I can see the attraction of Jeri.  She’s such a powerful force to be reckoned with both at the firm and in the courtroom.  Jeri is just larger than life in many ways.

Absolutely, there’s just no getting around her.  I mean she wins all of her cases and is one of the best lawyers in New York City and almost the whole world.  Her power is a very attractive quality for Pam but beyond that I think that there was real sense of sense of security, a real love there so that she was willing to go through some really tough, difficult things, but not wanting to continue going down that path; not wanting to put up with any bullshit.  At the same time, I think, I think at the end of the day that she just wanted to be happy.

There was a previous script, that didn’t make it, where Pam’s voice was ‘I just want to be with you, be us, not worry about anything, be happy and in love’. She wanted a family, all the simple things in life, family, career all with Jeri by her side.  The way Pam was envisioning this I think she thought that they would ultimately be a power couple.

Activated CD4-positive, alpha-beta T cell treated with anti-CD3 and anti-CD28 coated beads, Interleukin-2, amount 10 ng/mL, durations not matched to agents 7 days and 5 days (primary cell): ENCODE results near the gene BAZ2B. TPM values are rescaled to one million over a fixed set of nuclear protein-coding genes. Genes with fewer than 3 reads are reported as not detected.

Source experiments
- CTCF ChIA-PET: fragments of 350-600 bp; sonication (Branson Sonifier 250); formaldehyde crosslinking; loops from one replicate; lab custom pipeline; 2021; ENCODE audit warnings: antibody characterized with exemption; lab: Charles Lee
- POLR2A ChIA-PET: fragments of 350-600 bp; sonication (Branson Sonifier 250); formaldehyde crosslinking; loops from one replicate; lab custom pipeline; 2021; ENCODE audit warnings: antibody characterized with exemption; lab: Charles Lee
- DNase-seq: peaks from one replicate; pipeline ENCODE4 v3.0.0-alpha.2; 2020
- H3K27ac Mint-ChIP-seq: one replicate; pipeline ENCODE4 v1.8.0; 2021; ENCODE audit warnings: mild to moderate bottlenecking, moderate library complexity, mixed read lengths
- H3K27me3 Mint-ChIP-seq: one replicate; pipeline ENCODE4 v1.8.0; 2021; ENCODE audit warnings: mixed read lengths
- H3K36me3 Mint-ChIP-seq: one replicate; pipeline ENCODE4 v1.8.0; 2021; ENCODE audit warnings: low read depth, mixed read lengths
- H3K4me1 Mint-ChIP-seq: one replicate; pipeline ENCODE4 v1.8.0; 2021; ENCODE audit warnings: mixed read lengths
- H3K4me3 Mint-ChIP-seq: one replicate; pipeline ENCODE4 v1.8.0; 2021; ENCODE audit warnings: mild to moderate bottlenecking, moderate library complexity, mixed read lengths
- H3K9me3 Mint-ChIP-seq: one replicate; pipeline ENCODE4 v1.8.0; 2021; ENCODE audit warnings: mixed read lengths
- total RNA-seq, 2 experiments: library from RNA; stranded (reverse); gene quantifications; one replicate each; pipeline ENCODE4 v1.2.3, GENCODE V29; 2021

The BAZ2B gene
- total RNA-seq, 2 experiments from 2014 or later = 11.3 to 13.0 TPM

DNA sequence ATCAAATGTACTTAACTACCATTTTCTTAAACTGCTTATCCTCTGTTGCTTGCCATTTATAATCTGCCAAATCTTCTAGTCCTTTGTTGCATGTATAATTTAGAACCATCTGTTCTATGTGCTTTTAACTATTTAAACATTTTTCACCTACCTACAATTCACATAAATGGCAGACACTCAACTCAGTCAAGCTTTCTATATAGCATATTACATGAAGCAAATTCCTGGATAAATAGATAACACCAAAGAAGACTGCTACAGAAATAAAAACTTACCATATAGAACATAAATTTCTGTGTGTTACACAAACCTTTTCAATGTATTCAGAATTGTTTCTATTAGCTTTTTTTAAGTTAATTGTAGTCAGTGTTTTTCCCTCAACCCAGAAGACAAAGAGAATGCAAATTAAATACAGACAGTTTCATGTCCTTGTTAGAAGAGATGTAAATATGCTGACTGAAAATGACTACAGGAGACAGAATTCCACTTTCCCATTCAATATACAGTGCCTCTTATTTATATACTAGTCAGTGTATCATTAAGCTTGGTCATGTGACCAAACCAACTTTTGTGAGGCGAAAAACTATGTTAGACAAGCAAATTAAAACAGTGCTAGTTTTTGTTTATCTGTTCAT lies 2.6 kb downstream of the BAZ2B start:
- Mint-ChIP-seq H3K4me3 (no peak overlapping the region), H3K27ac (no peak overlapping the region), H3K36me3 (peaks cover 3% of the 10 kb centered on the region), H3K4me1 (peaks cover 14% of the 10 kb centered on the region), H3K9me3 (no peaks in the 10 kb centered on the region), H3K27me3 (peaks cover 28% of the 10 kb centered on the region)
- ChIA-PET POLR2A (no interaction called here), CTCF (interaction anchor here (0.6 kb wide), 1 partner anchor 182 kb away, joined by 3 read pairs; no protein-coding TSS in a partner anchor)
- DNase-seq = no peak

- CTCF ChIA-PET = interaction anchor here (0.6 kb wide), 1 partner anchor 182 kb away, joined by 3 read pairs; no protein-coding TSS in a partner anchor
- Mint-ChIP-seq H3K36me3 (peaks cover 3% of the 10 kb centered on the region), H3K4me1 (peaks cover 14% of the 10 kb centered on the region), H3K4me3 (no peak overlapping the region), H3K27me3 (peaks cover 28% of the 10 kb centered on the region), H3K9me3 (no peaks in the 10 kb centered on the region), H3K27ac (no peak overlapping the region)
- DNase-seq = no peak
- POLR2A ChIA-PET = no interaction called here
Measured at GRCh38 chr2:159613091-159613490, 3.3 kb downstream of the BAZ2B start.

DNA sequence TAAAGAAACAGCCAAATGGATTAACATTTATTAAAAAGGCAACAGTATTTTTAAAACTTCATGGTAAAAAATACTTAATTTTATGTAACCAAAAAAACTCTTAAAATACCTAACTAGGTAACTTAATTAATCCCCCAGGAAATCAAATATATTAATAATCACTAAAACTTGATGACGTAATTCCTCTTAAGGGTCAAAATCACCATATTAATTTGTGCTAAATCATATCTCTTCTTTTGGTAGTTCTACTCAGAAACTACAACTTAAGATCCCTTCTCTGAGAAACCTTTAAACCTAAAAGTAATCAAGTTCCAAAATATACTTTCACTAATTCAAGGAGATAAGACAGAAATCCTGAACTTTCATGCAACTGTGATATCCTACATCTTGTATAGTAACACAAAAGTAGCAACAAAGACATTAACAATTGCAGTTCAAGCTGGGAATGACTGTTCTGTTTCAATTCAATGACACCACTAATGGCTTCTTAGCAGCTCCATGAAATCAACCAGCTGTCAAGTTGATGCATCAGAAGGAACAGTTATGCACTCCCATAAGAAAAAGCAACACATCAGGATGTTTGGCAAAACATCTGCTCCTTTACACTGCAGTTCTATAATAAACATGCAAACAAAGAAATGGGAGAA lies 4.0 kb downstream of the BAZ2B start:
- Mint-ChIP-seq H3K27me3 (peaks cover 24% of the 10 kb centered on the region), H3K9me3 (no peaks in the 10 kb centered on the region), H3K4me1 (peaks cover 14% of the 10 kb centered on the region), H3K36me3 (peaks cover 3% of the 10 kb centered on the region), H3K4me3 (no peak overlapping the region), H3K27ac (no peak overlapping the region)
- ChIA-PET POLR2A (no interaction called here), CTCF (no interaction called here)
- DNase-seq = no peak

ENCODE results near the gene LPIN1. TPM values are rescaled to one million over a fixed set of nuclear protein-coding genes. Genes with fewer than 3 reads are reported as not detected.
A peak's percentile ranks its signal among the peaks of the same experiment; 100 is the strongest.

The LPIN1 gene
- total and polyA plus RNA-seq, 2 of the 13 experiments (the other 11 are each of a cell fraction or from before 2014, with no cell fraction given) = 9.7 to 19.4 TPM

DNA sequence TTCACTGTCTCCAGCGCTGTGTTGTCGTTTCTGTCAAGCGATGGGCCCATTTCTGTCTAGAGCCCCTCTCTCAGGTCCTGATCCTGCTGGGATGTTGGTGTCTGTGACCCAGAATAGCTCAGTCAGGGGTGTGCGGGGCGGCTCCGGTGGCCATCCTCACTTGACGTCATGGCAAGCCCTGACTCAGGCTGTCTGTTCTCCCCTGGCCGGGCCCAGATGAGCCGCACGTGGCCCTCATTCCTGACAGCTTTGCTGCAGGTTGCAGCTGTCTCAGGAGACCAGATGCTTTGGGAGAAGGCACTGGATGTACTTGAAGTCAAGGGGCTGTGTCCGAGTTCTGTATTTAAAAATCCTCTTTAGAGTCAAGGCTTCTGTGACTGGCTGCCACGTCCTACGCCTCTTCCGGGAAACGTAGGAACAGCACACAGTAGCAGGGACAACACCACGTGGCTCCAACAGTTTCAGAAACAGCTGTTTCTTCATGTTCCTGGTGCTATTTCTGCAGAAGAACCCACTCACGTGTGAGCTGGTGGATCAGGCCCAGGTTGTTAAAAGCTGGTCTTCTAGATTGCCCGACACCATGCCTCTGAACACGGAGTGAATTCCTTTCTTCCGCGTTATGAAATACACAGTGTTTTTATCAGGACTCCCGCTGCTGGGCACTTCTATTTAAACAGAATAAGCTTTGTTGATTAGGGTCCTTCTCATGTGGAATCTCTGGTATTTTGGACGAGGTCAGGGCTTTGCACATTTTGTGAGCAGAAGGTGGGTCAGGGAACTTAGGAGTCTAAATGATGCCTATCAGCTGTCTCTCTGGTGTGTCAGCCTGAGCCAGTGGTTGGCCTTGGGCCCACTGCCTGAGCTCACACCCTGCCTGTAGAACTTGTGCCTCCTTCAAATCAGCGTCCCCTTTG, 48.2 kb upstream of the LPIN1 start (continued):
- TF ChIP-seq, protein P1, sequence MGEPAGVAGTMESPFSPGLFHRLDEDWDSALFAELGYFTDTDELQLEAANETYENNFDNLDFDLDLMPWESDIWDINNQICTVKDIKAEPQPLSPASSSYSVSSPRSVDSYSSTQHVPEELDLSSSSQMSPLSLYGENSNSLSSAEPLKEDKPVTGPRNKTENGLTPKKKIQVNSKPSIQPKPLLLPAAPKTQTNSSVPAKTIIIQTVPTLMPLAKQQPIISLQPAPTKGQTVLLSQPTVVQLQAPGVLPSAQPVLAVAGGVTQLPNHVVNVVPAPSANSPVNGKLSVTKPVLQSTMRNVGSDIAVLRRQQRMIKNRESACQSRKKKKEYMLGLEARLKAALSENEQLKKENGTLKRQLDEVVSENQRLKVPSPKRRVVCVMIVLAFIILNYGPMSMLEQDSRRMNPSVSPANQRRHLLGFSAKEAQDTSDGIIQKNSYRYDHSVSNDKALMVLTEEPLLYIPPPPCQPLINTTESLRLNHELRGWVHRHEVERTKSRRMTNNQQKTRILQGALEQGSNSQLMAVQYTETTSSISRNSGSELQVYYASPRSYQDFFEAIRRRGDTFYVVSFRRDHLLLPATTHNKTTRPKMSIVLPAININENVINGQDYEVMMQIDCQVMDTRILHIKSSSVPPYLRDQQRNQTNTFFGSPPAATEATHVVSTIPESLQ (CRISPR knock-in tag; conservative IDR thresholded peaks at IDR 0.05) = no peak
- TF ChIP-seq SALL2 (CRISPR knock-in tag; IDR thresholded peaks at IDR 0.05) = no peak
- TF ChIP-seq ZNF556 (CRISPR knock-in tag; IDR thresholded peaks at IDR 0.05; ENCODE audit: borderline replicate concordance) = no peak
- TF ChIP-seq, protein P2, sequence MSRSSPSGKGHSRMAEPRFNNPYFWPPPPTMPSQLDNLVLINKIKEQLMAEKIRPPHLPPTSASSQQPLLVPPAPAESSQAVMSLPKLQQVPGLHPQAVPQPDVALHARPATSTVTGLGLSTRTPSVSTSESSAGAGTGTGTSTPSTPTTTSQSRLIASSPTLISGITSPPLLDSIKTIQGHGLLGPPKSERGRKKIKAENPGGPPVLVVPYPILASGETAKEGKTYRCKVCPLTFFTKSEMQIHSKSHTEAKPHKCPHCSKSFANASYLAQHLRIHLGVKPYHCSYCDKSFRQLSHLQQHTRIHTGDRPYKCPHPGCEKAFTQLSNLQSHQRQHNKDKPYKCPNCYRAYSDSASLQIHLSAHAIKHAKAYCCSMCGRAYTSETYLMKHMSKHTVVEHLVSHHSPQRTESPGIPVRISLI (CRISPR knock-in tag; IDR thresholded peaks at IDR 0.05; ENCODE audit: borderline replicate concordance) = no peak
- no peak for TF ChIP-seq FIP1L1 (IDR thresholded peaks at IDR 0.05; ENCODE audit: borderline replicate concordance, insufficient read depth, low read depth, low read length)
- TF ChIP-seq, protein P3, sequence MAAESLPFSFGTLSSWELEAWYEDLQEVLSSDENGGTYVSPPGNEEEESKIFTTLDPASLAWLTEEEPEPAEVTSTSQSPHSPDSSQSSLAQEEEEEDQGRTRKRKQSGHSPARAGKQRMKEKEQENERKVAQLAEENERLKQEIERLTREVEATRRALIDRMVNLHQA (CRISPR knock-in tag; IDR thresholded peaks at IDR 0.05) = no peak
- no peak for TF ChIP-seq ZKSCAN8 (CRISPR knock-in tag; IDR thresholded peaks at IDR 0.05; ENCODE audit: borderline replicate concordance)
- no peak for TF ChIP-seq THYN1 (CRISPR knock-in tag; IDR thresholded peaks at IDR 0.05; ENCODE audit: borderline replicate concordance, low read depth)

I kind of saw Pam as a humanizing factor for Jeri, particularly at the end when things came tumbling down around them.

That is so wonderful!  I feel like my job is done. (Laughs). If you can make the other woman be sympathetic and vulnerable in some way, to people… that’s what I found really interesting.  At first I was like wow, playing the other woman is tough; how do you make this woman likeable and I was just trying to find a way to be a real person in that situation and you know, you don’t set out for that.